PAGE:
A Royal Australian Air Force Spitfire wreckage from the Second World War has been given to the Northern Territory government.
The wreckage of the Spitfire A58-2 was discovered three years ago in Litchfield National Park, over 70 years after it disappeared over remote bushland.
Minister for Defence Linda Reynolds said Defence and the Northern Territory government have signed a memorandum of gift transferring ownership of the wreckage.
“The gifting of the RAAF Spitfire wreckage recognises the Territory’s rich military history, particularly its deep connection with Air Force and the air battles over Darwin,” Minister Reynolds said.
“I acknowledge the service and sacrifice of all who have served, and still serve, our nation in peace and war, and thank their loved ones who make their service possible.”
Minister for Veterans and Defence Personnel Darren Chester said the handover was an opportunity to reflect on the vital role Air Force members played in protecting Australia during World War II.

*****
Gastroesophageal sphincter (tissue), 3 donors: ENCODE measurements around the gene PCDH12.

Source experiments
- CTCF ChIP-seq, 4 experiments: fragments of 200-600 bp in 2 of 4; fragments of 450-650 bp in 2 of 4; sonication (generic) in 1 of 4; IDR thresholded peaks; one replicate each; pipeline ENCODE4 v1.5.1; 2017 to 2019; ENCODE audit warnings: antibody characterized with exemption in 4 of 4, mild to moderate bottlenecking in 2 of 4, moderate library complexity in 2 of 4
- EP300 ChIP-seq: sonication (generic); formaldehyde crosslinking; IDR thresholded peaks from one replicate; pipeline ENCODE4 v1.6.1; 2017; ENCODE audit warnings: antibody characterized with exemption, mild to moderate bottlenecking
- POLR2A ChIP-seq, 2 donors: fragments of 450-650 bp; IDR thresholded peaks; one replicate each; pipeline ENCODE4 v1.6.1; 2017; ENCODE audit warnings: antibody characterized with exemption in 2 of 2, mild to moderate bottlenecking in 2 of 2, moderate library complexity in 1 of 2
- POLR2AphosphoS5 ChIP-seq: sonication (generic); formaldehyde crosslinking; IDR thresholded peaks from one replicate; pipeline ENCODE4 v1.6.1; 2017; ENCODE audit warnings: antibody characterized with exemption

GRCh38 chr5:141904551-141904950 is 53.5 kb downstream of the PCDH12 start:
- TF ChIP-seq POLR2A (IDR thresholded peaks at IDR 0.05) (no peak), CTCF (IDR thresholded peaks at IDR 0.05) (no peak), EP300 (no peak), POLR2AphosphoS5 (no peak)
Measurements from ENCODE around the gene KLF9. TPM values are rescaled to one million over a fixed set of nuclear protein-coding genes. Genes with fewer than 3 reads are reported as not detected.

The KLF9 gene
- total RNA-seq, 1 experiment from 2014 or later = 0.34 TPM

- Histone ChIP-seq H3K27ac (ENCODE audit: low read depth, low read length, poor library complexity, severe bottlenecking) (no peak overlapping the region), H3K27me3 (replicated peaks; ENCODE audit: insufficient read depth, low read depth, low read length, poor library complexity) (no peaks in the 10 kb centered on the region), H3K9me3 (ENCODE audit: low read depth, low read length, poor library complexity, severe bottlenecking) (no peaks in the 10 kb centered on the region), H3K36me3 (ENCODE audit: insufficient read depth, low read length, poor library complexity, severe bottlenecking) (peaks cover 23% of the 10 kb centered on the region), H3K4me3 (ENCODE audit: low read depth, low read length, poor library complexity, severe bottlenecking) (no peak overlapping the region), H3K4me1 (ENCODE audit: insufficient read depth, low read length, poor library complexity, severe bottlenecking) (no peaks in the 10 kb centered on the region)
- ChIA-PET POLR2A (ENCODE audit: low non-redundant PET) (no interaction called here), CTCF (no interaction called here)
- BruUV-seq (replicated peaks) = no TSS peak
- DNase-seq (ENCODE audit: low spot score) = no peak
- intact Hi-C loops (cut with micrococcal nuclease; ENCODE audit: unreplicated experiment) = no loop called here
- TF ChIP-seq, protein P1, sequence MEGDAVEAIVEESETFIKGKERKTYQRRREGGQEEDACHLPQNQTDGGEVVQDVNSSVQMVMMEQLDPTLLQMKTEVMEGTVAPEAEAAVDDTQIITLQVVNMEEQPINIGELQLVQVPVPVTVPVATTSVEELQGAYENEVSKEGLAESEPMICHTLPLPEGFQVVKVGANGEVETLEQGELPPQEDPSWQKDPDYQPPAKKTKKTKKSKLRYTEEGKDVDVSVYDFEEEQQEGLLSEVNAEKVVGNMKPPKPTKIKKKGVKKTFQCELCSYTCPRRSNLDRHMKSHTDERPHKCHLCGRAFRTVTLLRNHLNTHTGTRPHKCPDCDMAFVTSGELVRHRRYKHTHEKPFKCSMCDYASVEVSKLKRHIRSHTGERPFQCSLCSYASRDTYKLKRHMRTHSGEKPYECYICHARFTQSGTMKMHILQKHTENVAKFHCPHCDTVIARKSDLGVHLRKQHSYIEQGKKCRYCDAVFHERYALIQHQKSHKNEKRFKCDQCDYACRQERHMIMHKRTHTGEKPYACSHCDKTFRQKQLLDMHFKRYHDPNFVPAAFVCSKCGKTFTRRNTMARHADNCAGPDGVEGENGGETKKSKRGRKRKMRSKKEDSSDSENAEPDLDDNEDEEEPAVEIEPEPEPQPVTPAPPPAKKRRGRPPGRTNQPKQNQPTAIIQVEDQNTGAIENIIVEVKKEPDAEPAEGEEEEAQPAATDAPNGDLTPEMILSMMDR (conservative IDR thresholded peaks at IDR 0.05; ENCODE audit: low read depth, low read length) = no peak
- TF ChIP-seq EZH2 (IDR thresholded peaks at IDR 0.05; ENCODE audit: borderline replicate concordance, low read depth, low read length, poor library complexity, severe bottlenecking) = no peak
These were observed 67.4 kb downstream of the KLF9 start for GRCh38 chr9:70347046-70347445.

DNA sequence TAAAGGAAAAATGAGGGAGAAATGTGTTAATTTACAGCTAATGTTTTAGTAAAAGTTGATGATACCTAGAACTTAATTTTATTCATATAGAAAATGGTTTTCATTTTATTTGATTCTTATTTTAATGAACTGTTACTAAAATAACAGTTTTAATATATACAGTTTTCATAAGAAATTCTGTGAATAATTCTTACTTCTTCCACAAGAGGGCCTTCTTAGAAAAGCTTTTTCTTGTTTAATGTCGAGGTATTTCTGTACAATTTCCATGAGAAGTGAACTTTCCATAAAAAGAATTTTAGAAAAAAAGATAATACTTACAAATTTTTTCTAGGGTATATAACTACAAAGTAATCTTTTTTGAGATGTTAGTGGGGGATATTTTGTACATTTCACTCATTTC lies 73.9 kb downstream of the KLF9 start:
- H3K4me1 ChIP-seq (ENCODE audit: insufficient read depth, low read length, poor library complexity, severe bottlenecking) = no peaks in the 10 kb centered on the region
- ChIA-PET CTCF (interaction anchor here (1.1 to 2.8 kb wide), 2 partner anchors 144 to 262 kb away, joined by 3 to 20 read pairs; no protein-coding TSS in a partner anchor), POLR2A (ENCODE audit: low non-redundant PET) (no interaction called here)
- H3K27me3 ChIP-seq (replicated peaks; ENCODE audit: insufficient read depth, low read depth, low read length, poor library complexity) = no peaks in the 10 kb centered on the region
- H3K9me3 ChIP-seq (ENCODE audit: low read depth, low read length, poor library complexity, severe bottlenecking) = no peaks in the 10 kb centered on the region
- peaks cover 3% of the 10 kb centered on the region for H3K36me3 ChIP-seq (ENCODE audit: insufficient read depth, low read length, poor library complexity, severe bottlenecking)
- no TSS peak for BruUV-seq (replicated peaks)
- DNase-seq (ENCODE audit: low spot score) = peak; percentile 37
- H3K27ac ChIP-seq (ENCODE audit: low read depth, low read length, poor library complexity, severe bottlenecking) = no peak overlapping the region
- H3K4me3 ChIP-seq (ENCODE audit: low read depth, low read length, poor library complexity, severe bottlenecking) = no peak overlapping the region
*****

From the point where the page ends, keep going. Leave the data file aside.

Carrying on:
“Spitfire A58-2 ran into difficulty while intercepting a Japanese raid, forcing its pilot, Flight Sergeant Colin Duncan, to bail out of his aircraft at high altitude and parachute to the ground,” Minister Chester said
“Flight Sergeant Duncan was stranded in remote bushland with severe burns for several days before he could be rescued. Today we pay our respects to Flight Sergeant Duncan and those who served with him in the skies over the Northern Territory.”
The handover coincides with the 76th anniversary of the last Japanese raid over the Top End in 1943 and the premiere of A Fiery Exit, a short film commissioned by the NT government about the crash of Spitfire A58-2.